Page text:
Sunday, March 29, 2015

eBook Review: An Etiquette Guide to the End Times

Maia SeppAn Etiquette Guide to the End Times 

  • Product Details

    • File Size: 2858 KB
    • Print Length: 116 pages
    • Page Numbers Source ISBN: 1502779900
    • Simultaneous Device Usage: Unlimited
    • Sold by: Amazon Digital Services, Inc.
    • Language: English
    • ASIN: B00KPPFA6Y
    • Text-to-Speech: Enabled
    • X-Ray: Not Enabled
    • Word Wise: Not Enabled
    • Lending: Enabled
    • Average Customer Review: 4.5 out of 5 stars (19 customer reviews)
    • Price: $2.99 

1. Short review: *:D big grin (Amazon rating: 5 out of 5 stars -- I love it. Will read it again.)

2. Long review:
2.1. What I liked: I enjoyed An Etiquette Guide to the End Times. I found it engaging.
Roller-coaster or walk-in-the-park? A walk in the park with a view of roller coasters.
Good value for the money.

2.2. What I did not like: Olive O'Malley, the heroine, struggles with the 'Core', meaning the city government of Toronto. The provincial government of Ontario and the federal government in Ottawa are completely absent.
     One stylistic note that did not bother me but may bother you is that AEGttET is written in present tense.

2.5. On the basis of reading this book, will I buy the author's next book? Yes. Already have The Migraine Mafia and The Sock Wars.

2.6. The work in a nutshell:
     Olive O'Malley lives in a borough of Toronto. The Greenland ice sheet collapsed, and ecological disaster and cultural chaos are the orders of the day. Everyone in her neighborhood tries to adjust. Olive just wants to get her grandfather Fred back, 'cause he is the only family she has left.
     The Core come to enlist Olive in their campaign to pacify the public. The Core means the Toronto downtown core, those who live there, or the Toronto city GOVERNMENT. (Ms Sepp never capitalizes government, but it is clear that we should think of it that way.) The Core applies carrot and stick: 1) promises to search for dear, old Fred and 2) confiscates her chickens when she does not agree immediately.
     Olive winds her way through eco-terrorists, Core machinations, growing selfishness (un-Canadian), and rudeness (very un-Canadian). In the end, she succeeds in bringing Fred home, but it is not clear that this is by any means a cause for celebration.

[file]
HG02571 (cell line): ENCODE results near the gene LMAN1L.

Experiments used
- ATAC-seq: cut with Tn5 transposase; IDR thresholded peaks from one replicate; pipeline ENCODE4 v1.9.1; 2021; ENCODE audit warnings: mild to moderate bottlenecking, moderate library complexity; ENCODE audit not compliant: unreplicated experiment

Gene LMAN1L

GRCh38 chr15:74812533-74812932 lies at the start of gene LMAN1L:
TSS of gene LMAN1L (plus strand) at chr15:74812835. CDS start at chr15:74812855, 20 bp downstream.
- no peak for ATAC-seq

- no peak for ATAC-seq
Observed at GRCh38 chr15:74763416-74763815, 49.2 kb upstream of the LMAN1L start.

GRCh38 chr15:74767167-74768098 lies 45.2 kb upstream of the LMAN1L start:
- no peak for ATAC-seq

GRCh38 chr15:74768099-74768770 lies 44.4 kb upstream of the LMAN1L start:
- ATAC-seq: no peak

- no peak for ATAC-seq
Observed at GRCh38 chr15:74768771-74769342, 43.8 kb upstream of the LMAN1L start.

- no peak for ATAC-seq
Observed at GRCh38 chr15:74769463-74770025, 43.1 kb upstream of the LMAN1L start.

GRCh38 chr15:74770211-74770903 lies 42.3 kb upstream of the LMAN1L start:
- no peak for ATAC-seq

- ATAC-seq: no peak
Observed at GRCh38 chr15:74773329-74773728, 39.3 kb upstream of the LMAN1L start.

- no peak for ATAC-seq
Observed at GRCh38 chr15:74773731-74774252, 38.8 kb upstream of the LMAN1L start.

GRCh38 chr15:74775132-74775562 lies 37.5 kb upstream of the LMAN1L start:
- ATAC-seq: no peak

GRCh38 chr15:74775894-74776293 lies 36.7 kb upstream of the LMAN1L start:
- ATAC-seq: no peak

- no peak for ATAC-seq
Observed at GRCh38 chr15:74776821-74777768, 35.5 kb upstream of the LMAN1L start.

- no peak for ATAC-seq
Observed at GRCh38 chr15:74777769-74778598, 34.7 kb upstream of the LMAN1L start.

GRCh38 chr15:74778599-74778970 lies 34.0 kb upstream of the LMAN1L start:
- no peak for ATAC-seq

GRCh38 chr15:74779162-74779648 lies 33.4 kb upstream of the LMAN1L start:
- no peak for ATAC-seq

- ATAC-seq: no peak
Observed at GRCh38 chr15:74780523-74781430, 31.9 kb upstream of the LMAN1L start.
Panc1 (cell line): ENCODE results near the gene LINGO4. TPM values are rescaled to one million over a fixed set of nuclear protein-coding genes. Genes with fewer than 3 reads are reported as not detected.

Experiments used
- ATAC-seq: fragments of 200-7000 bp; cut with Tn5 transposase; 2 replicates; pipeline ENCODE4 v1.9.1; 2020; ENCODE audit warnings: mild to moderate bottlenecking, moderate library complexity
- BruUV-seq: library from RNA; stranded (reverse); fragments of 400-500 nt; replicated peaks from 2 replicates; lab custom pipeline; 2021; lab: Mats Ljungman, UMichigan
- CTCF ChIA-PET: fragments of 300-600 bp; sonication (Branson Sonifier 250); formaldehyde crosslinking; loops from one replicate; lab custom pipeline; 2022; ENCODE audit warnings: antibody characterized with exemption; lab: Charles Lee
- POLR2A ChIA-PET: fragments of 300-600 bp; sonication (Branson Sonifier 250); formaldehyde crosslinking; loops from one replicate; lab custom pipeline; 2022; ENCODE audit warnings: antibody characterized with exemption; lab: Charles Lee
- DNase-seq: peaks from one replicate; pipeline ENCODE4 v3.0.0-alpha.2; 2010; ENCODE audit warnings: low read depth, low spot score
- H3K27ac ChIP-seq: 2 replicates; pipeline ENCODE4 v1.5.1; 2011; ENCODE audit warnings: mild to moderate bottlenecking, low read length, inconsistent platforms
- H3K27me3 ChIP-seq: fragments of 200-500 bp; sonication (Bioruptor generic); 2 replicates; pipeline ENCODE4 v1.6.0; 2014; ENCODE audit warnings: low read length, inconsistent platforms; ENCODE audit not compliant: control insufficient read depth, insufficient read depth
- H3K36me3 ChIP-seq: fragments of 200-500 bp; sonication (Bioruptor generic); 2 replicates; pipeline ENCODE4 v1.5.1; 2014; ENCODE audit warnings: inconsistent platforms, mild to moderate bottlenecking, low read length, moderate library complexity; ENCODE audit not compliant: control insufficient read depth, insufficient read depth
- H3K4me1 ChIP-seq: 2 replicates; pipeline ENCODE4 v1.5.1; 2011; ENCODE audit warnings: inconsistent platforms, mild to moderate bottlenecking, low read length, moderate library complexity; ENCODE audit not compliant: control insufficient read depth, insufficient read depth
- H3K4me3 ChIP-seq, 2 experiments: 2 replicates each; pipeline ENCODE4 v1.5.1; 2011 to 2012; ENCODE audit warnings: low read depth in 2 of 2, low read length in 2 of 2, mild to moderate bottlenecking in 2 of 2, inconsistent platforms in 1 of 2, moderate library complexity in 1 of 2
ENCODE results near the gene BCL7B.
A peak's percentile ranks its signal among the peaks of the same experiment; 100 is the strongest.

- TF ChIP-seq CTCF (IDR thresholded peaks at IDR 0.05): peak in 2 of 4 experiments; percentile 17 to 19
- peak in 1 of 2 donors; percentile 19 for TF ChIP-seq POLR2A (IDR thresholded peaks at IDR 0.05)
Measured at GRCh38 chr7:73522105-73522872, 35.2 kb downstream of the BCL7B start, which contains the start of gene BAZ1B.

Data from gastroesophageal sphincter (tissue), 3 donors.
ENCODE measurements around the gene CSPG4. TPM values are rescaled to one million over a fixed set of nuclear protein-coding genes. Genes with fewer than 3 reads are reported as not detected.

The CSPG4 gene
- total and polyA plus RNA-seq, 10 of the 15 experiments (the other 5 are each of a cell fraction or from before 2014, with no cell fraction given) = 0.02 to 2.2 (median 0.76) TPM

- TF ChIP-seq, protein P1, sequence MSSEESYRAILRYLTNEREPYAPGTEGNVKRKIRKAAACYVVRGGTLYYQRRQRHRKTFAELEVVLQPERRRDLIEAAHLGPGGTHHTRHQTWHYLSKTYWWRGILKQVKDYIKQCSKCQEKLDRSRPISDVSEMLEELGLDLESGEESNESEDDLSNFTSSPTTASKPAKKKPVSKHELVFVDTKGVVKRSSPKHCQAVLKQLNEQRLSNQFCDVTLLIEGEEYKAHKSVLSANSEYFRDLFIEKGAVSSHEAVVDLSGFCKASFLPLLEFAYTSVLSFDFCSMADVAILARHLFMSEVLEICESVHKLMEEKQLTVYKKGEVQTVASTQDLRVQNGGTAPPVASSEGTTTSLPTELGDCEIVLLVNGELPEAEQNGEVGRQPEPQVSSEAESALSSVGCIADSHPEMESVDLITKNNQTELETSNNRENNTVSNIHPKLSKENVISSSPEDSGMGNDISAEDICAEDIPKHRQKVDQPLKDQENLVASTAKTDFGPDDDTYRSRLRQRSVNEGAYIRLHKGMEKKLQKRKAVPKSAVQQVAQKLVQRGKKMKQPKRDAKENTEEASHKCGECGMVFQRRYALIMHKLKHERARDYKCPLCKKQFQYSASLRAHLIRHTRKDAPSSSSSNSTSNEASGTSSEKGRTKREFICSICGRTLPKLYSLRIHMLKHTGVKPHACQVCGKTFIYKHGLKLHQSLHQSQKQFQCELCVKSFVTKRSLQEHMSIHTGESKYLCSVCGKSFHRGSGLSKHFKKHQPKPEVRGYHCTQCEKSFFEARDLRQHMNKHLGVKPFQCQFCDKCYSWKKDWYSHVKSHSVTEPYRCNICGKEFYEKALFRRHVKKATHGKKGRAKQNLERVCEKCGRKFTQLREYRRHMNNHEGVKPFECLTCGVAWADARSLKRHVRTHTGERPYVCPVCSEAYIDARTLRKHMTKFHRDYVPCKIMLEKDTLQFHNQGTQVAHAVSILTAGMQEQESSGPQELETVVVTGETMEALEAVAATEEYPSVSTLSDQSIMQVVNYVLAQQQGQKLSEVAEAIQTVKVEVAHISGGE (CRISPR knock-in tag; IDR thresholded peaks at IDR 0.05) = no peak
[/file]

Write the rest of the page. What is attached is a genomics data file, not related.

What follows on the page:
2.7. Other:
     I enjoyed AEGttET very much. 
     AEGttET is not a post-apocalyptic novel. It is an apocalyptic novel. Ms Sepp constructed a scenario in which the world does not wake up one morning and BAM! it's in the apocalypse. No. In her scenario, the apocalypse comes gradually, a day at a time. Things Olive O'Malley once did without thinking now take disproportionate amounts of her dwindling resources to accomplish. 
     The Core has insulated itself from the collapse of civilization. The members of the Core have lights, cell phones, vehicles, restaurants, and so forth; all the things Olive once had but has lost in life outside the Core. Authorities in the Core offer Olive membership. The price of admission is her integrity. Olive wants only two things: 1) the return of her grandfather and 2) to be left alone. 
     As I read this I recalled William Gibson's statement that the future is not evenly distributed. Perhaps the most powerful image Ms Sepp draws comes from Olive's Herculean efforts to put together a dinner for four. The contrast between how easy that is today and how difficult it is for her is powerful. And Ms Sepp drew the contrast with food, a necessity. 
     I think Maia Sepp has drawn an accurate picture of how the apocalypse will come: day by day, creeping in at the windowsills, so slowly that we will not notice until civilization lies in its death throes. 


2.8. Links: Maia Sepp

2.9. Buy the book: An Etiquette Guide to the End Times